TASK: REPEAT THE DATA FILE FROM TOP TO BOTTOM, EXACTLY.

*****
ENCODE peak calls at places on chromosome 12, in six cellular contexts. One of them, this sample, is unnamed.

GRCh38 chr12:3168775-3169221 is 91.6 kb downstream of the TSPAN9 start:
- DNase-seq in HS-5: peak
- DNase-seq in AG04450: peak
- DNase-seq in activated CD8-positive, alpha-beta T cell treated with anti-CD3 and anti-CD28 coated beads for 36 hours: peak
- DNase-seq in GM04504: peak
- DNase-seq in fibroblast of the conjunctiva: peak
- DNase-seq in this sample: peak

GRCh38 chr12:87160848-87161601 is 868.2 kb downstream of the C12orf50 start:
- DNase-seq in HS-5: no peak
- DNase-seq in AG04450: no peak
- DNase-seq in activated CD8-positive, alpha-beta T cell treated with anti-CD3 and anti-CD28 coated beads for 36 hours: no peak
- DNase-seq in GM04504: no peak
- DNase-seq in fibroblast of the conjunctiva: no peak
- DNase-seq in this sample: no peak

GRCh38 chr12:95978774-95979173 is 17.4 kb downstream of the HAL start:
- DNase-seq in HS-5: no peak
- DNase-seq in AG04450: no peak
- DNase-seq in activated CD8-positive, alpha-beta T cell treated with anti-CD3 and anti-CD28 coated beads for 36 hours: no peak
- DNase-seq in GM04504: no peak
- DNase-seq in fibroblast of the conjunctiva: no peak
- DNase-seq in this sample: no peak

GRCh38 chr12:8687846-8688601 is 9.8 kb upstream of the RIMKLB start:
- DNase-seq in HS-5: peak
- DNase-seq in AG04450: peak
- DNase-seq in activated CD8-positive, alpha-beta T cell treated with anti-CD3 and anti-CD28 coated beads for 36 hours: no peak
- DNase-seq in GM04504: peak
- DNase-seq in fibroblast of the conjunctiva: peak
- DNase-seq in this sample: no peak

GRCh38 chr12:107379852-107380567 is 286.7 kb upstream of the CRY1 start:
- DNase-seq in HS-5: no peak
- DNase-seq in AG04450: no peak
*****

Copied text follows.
ENCODE peak calls at places on chromosome 12, in six cellular contexts. One of them, this sample, is unnamed.

GRCh38 chr12:3168775-3169221 is 91.6 kb downstream of the TSPAN9 start:
- DNase-seq in HS-5: peak
- DNase-seq in AG04450: peak
- DNase-seq in activated CD8-positive, alpha-beta T cell treated with anti-CD3 and anti-CD28 coated beads for 36 hours: peak
- DNase-seq in GM04504: peak
- DNase-seq in fibroblast of the conjunctiva: peak
- DNase-seq in this sample: peak

GRCh38 chr12:87160848-87161601 is 868.2 kb downstream of the C12orf50 start:
- DNase-seq in HS-5: no peak
- DNase-seq in AG04450: no peak
- DNase-seq in activated CD8-positive, alpha-beta T cell treated with anti-CD3 and anti-CD28 coated beads for 36 hours: no peak
- DNase-seq in GM04504: no peak
- DNase-seq in fibroblast of the conjunctiva: no peak
- DNase-seq in this sample: no peak

GRCh38 chr12:95978774-95979173 is 17.4 kb downstream of the HAL start:
- DNase-seq in HS-5: no peak
- DNase-seq in AG04450: no peak
- DNase-seq in activated CD8-positive, alpha-beta T cell treated with anti-CD3 and anti-CD28 coated beads for 36 hours: no peak
- DNase-seq in GM04504: no peak
- DNase-seq in fibroblast of the conjunctiva: no peak
- DNase-seq in this sample: no peak

GRCh38 chr12:8687846-8688601 is 9.8 kb upstream of the RIMKLB start:
- DNase-seq in HS-5: peak
- DNase-seq in AG04450: peak
- DNase-seq in activated CD8-positive, alpha-beta T cell treated with anti-CD3 and anti-CD28 coated beads for 36 hours: no peak
- DNase-seq in GM04504: peak
- DNase-seq in fibroblast of the conjunctiva: peak
- DNase-seq in this sample: no peak

GRCh38 chr12:107379852-107380567 is 286.7 kb upstream of the CRY1 start:
- DNase-seq in HS-5: no peak
- DNase-seq in AG04450: no peak